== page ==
Anne Hathaway

Kevork Djansezian/Getty Images for VH1

The prime-time portion of the posthumous honoring of Heath Ledger has begun.

The late thesp was named Best Supporting Actor at the 14th Annual Critics' Choice Awards Thursday—not the first award bestowed upon Ledger for his extraordinarily nuanced performance in The Dark Knight, but his most public win to date and his peers' first chance to give him an evening-gown-and-tux-clad standing ovation.

"Anyone who's seen any of the extraordinary work that Heath did knows that I can't presume to speak for him in any way, because his voice was as unique as it was original. But...I know that I speak for all of us when I say that working with him was one of the greatest experiences any of us ever had or probably ever will have," said director Christopher Nolan, whose film also notched a win for Best Action Movie, in accepting the trophy on Ledger's behalf.

The superhero blockbuster lost out on the top prize, however, to critical darling Slumdog Millionaire, which rose above all comers with a leading five wins, including Best Picture and Best Director for Danny Boyle.

And despite all the buzz about Mickey Rourke, this year could be shaping up to be Sean Penn's once again, as it was the Milk star who walked away with the Best Actor trophy and shared in the biopic's win for Best Ensemble.

"I will trust that you understand that at heart this is a beauty contest, so I had an advantage," Penn said, prompting the camera to grab a shot of his fellow nominee Brad Pitt laughing heartily. (Both Pitt and the young lady sitting next to him, Angelina Jolie, went home empty-handed, but as crowd warmer-upper Jason Alexander pointed out to him earlier: "You're going home with her, she's going home with you. Nobody here is a loser.")

Sean Penn

Kevork Djansezian/Getty Images for VH1

This bodes well for Penn—who went on to thank the film's cast, screenwriter, director Gus Van Sant and "the guy who would have been [his] first choice to play the lead in this movie, Harvey Milk"—who was last selected top dog by the Broadcast Film Critics Association in 2004 for Mystic River, the same film that helped him snag his first Oscar a month later.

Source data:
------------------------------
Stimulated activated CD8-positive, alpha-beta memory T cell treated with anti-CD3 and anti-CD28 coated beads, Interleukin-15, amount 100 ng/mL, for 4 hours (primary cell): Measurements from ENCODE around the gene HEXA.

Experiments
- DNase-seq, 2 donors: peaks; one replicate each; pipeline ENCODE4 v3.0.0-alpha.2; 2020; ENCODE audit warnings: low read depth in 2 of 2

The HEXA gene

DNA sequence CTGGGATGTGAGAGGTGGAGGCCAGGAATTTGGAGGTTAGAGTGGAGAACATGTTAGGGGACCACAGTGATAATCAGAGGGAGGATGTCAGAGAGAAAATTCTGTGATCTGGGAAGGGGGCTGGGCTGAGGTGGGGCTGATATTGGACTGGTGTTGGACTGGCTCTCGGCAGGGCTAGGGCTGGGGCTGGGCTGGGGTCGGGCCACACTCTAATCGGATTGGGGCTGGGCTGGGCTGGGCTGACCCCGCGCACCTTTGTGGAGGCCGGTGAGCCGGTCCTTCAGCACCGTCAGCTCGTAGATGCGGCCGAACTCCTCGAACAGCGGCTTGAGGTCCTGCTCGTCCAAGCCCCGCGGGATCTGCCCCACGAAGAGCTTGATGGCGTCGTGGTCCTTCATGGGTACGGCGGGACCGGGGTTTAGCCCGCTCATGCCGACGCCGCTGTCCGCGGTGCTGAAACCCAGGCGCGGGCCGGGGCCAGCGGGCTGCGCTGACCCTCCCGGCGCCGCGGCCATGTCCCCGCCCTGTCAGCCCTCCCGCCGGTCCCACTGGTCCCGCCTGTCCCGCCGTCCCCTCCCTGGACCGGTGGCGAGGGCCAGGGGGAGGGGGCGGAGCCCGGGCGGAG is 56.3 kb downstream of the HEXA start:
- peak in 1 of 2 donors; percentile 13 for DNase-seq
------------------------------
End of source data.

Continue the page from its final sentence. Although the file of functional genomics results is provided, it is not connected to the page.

A more surprising result was the tie that sprang from the Best Actress race between veteran Meryl Streep and Anne Hathaway, whose reviews for Rachel Getting Married have been the best of her career.

But while Streep had Doubt costar Viola Davis succinctly accept on her behalf, a stunned and emotional Hathaway thanked every actress ever for being so awesome. (We'll forgive the rambling, it was her first time.)

"Thank you so much!" she began. "Oh my God. I don't know how to win awards, I know how to not be nominated for awards. I know how to do pratfalls and wear tiaras. This is very new."

Years later, the scorned star tearfully thanked her father, "who protects [her] and has shown [her] that there are good men in this world."

Not in the house tonight were Best Supporting Actress Kate Winslet, a winner for her decades-spanning turn in The Reader as a concentration-camp guard who has an affair with a teenage boy; Dev Patel, named Best Young Actor (under 21) for his breakthrough role in Slumdog Millionaire; and Bruce Springsteen, whose title tune for The Wrestler was a winner for Best Song.

And most everyone who won, whether in person or in absentia, has a chance to do it all over again Sunday, when the Golden Globes are passed out at the Beverly Hilton.

Check out tonight's red carpet action in our 2009 Critics' Choice Awards gallery:

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